The Assessment for Learning Project
'Assessment for learning' is a term which replaces the more familiar 'formative assessment', and describes very clearly the purpose of that particular kind of assessment: i.e. to use the information derived from assessment practices employed in the classroom to improve the quality of student learning.
It is a term better known in the UK than anywhere else, although it has a presence in a number of countries, including the USA and New Zealand. Its profile in Australia is increasing.
Assessment for learning has been embraced and endorsed by the Qualifications and Curriculum Authority in the United Kingdom. The responsibilities of the Authority include curriculum, assessment, examinations and qualifications, and it is worth noting that unlike other similar authorities, where the focus is often very firmly and exclusively on the summative aspects of assessment, the Qualifications and Curriculum Authority consciously seeks to promote the formative aspects of assessment as well. The official website offers a wide range of materials to support teachers in their classrooms.
In 1998, the Assessment Reform Group (set up by the British Educational Research Association) commissioned Professors Paul Black and Dylan Wiliam of Kings College, London, to examine the research literature on the links between assessment and learning.
The conclusions they reached as a result of their research review were published in the seminal work, Inside the Black Box, 1998. The 'black box' in the title is the classroom into which, as Black and Wiliam point out, a number of inputs are poured - pupils, teacher, resources, management rules and requirements, tests etc. - and out of which are expected a variety of outputs: pupils who are more knowledgeable and competent, better test results, satisfied teachers and so on.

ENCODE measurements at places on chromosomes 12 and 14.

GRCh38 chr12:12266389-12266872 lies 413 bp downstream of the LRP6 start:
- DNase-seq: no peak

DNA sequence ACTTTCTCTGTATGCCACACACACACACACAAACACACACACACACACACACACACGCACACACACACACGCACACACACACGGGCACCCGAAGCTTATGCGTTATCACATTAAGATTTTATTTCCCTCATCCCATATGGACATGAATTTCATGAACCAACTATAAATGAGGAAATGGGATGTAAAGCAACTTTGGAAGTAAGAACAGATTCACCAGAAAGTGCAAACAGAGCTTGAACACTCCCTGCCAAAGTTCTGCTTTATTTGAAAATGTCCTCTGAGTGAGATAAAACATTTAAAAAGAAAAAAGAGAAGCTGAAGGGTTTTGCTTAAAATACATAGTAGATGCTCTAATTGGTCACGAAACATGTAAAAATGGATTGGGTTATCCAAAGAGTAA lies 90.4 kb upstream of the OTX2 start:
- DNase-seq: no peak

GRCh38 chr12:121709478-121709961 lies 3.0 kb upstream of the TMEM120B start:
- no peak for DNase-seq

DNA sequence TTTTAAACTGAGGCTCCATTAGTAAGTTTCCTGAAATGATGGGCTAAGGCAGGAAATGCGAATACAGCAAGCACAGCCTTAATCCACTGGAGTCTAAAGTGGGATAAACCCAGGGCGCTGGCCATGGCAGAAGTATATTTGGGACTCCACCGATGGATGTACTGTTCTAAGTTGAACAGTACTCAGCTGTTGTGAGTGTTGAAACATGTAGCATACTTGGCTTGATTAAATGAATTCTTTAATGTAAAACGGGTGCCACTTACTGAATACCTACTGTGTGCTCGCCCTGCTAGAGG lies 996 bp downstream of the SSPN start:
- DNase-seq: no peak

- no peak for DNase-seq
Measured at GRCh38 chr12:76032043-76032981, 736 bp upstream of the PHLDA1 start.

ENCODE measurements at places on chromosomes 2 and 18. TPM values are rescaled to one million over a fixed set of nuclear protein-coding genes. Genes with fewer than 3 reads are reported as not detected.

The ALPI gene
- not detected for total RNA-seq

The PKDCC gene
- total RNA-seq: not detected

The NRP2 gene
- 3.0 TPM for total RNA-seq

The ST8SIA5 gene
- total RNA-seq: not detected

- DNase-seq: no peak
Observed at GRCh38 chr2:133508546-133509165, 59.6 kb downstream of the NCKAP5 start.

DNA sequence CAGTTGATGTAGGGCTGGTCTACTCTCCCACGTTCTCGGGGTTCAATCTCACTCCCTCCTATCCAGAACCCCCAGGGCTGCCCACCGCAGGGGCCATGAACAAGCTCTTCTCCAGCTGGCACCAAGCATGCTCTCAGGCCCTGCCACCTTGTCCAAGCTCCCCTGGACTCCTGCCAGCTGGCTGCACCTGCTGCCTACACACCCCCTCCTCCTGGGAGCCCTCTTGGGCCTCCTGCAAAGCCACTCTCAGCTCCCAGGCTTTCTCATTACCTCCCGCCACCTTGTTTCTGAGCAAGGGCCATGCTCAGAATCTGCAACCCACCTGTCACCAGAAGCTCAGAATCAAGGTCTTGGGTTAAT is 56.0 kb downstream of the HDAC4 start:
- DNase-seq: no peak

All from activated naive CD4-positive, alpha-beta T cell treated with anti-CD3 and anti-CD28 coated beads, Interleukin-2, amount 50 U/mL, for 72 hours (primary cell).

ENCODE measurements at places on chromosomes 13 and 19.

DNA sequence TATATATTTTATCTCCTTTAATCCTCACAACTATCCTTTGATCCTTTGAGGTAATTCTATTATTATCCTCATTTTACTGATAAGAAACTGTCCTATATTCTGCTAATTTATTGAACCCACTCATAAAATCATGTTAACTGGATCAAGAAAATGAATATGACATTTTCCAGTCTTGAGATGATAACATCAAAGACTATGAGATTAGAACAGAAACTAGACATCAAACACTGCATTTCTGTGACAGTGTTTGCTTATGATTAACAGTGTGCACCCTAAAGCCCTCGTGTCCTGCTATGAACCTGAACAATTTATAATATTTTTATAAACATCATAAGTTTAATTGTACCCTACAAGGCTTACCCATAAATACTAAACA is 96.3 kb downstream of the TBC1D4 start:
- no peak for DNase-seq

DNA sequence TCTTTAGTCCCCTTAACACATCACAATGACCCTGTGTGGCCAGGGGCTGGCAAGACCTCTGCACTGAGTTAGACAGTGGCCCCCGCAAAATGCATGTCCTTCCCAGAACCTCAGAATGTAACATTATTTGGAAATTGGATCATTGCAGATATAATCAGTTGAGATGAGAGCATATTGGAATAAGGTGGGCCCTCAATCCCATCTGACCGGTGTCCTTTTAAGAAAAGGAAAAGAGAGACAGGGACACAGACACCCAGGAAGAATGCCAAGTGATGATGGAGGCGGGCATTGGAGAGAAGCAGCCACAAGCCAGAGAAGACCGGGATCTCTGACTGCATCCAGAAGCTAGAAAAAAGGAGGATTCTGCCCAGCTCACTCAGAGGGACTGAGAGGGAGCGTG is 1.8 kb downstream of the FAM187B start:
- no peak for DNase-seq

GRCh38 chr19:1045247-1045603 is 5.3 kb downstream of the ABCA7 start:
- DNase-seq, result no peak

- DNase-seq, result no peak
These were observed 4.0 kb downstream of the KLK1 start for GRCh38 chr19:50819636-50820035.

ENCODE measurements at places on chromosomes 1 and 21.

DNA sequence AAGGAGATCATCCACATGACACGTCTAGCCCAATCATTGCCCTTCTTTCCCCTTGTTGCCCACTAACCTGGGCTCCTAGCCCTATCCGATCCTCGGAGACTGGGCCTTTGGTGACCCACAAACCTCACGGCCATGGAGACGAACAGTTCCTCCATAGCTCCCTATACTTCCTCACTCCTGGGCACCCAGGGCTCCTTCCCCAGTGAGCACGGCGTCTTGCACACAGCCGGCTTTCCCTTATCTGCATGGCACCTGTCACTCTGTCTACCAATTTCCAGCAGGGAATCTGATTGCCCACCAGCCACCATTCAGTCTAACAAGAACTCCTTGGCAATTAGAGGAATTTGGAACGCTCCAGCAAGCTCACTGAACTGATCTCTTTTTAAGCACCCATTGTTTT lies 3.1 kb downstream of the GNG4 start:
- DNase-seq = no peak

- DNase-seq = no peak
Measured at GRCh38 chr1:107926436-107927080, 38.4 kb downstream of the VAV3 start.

But what happens inside the black box?
Black and Wiliam sought to explore that issue and, in particular, to seek answers to these questions:
At the same time they acknowledged that formative assessment, or assessment for learning, was not to be regarded as a quick and easy fix for those seeking to raise standards, but rather that 'fundamental educational change can only be achieved slowly - through programs of professional development that build on existing good practice.'
The Principles of Assessment for Learning
The insights, obtained as a result of the research, formed the basis for the development of ten principles of assessment for learning, designed to guide classroom practice. These assert that assessment for learning should
The Assessment for Learning Project
These ten principles inform the approach adopted by the UK Qualifications and Curriculum Authority, and have shaped the development of the Curriculum Corporation's Assessment for Learning website which was developed on behalf of the education departments of the Australian States and Territories.
Teachers who visit the website are able to access four assessment tasks - two targeted at an audience of primary teachers and two at secondary teachers - for each learning area. If the descriptions of necessary prior learning are deemed relevant, teachers can make use of the assessment tasks, the accompanying resources, rubrics and worksamples to apply the principles of assessment for learning. They can:
To facilitate their use, each module consists of a Powerpoint presentation with accompanying speakers' notes and an outline for a follow-up workshop, with suggested activities and resources. They could be used on a whole-department basis, or in smaller groups of teachers who are teaching at the same Year level.
To promote assessment for learning so that it will in fact be recognised as central to classroom practice and regarded as a key professional skill for teachers, the Assessment for Learning site also provides links to a number of relevant online articles and websites.
Curriculum Corporation is pleased to be able to offer interested schools further professional development opportunities related to assessment for learning and the key formative assessment strategies. For further information please contact Toni Glasson (email@example.com).
An earlier version of this article appeared in EQ Australia Autumn 2004.